If you are a developer in South Florida, it is possible to run afoul of regulations put in place to protect the vulnerable wetlands that make up so much of the region. As any homebuilder knows, that's a quick ticket to many legal problems that are far easier avoided in the first place.
The abundance of wetland areas can present a challenge to South Florida developers who want to always remain on the right side of the law. The permit process can be both lengthy and costly, and it is important to get it right the first time to save hassles and expense down the road.
What are the wetlands?
The term "wetlands" refers to "areas permanently inundated by water that store floodwater, provide wildlife habitat, protect vegetation growth and maintain surface water flow during dry periods."
Wetlands come under federal agencies of management and the U.S. Army Corps of Engineers regulates their usage and development. Typically, the major risk is that a section of land proposed for development is located on either saltwater or freshwater wetlands. Erecting a home or subdivision on these federally protected lands is a huge no-no.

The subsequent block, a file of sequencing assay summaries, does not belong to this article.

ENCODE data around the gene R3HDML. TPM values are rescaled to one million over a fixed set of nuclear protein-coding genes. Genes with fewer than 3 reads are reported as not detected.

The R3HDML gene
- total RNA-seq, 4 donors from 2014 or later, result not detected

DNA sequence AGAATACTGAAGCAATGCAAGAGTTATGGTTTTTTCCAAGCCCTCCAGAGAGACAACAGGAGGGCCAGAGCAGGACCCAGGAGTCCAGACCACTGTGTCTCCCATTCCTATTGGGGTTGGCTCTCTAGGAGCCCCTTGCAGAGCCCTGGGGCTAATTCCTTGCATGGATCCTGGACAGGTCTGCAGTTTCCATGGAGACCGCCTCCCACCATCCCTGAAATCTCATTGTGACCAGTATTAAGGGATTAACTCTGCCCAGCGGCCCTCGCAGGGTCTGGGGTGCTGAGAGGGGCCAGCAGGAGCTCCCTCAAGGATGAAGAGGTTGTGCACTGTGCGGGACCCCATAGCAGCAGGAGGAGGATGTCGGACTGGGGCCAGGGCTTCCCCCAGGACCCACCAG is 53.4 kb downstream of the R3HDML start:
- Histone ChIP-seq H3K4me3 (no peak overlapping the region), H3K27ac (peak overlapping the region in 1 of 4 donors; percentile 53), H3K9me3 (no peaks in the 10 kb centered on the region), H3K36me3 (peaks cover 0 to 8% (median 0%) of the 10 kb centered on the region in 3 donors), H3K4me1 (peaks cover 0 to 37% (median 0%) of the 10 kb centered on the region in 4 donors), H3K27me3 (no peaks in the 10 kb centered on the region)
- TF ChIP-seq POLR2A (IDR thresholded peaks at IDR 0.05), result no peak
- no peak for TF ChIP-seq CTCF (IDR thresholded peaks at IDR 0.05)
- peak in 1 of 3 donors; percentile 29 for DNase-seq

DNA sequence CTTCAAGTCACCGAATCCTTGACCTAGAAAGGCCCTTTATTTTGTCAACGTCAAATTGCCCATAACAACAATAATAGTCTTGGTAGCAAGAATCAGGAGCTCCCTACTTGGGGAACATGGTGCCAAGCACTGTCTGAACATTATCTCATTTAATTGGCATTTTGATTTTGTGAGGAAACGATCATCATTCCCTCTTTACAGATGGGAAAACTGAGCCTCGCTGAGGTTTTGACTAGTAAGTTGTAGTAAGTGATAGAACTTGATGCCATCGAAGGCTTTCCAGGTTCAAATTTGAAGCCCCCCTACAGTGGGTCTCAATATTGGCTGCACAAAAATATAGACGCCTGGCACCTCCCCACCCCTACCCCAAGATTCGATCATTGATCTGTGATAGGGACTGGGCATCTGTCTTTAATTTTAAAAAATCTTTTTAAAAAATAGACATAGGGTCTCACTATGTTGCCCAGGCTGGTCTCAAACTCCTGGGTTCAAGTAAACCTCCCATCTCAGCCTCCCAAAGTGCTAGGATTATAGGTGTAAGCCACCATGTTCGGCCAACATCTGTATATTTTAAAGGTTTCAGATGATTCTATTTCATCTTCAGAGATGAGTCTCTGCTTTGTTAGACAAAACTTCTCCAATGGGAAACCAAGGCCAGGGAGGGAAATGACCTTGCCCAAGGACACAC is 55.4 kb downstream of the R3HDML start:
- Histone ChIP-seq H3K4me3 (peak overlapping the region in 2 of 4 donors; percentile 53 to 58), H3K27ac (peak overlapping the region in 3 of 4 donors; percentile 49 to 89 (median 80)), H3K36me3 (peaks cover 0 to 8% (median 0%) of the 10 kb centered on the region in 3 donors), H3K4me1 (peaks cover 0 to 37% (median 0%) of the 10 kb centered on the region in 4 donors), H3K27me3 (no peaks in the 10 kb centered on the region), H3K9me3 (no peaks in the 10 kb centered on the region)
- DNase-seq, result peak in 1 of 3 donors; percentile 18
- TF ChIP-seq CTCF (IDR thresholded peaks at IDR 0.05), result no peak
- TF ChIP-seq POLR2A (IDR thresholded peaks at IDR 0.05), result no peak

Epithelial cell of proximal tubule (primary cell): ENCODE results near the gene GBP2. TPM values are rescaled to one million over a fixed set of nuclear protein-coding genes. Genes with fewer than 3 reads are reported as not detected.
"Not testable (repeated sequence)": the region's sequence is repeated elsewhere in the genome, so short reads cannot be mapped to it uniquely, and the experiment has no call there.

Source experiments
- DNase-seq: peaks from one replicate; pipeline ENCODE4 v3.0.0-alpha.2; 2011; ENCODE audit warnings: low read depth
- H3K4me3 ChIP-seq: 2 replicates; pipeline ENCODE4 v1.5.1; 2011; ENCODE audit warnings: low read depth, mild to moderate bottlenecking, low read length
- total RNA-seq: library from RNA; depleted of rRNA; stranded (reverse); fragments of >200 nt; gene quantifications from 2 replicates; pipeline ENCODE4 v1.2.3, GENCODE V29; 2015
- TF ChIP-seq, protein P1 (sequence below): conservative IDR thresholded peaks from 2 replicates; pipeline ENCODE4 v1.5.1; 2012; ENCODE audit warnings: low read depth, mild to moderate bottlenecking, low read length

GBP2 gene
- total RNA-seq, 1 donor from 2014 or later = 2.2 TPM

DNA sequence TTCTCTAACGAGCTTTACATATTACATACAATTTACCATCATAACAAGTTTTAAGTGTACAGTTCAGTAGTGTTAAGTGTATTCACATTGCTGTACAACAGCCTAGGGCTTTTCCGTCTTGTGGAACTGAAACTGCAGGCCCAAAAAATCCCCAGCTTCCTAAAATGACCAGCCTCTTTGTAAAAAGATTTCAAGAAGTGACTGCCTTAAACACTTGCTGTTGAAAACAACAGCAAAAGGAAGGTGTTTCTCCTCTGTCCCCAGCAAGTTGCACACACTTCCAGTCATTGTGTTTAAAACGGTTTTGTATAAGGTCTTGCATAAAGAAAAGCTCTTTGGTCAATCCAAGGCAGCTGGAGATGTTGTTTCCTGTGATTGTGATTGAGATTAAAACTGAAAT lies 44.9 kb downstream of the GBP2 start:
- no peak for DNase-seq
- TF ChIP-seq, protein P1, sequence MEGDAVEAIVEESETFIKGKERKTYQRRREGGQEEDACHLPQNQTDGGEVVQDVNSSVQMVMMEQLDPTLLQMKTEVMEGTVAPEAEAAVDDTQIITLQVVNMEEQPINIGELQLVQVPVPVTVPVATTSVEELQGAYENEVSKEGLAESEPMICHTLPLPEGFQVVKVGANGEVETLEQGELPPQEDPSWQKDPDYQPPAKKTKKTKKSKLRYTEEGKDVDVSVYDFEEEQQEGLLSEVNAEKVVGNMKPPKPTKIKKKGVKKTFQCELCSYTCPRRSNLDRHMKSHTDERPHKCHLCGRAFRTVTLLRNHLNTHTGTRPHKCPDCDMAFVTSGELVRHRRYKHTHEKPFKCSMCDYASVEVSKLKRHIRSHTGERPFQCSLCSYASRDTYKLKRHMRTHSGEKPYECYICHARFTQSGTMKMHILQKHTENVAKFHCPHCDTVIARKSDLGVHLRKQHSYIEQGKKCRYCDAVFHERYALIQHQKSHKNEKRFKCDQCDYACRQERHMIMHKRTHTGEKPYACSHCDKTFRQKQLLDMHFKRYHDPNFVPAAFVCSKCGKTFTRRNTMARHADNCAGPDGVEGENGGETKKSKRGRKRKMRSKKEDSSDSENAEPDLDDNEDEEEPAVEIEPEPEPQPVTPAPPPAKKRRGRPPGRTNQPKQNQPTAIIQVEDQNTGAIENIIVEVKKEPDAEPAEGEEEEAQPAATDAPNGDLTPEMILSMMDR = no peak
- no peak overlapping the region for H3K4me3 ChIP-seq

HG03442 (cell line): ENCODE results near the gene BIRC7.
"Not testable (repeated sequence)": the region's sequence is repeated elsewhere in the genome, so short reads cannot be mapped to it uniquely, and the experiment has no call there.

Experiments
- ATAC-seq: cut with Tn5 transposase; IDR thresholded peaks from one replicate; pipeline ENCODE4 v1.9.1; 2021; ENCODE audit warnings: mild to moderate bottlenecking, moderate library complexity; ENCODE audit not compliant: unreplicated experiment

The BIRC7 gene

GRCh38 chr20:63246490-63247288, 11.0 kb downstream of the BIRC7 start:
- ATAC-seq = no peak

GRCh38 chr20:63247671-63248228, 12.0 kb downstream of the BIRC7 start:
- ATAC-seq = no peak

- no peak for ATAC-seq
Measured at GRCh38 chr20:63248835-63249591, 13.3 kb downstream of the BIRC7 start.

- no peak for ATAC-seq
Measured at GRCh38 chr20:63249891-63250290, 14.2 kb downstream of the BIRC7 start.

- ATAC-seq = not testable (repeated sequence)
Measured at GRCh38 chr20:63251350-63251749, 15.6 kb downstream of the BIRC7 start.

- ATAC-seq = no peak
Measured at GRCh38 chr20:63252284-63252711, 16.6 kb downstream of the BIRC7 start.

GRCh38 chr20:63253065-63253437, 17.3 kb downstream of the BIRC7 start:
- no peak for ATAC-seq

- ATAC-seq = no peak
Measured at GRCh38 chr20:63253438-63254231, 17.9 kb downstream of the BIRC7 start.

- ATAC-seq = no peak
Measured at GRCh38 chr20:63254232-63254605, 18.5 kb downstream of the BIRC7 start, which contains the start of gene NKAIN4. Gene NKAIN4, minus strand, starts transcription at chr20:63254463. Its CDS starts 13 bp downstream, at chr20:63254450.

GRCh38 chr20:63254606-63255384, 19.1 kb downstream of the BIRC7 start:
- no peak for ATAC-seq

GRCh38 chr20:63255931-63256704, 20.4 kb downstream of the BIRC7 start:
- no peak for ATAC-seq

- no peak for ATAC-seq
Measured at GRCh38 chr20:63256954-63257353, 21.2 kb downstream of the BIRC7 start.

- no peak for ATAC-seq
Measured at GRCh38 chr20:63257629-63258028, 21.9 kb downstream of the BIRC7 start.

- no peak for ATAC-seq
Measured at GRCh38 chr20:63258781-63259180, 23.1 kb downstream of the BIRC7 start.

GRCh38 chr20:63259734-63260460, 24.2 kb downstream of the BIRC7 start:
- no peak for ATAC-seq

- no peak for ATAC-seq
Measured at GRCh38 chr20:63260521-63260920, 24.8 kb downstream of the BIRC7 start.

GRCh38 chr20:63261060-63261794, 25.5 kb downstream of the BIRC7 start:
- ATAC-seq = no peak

Can you build on any wetlands?
If a proposed development lies partially on any land parcel delineated as wetlands, or if a survey indicates that the proposed construction will impact over half an acre of wetlands, any development requires the issuance of a 404 individual permit.
Also, there are access routes to consider, as adjacent land to the developed property might need to be filled and elevated to run utility lines or construct access roads.
When the proposal has an impact on a half-acre or less, the construction usually gets a green light. For impacts greater than a half-acre, developers must submit a wetlands master plan for approval. These are very detailed and must include all impacts to the protected wetlands. You will also need to apply to the Corps of Engineers. They generally expect the developers to come up with plans that don't disturb these vulnerable areas. They sometimes allow limited fill for areas adjacent to the development in order to allow access.
Get it right the first time
Developers who have run into regulatory trouble in the past will be quick to advise colleagues to get their permit ducks in line before ever breaking ground. If you experience problems with permits or other regulatory difficulties, you may want to explore all your legal options.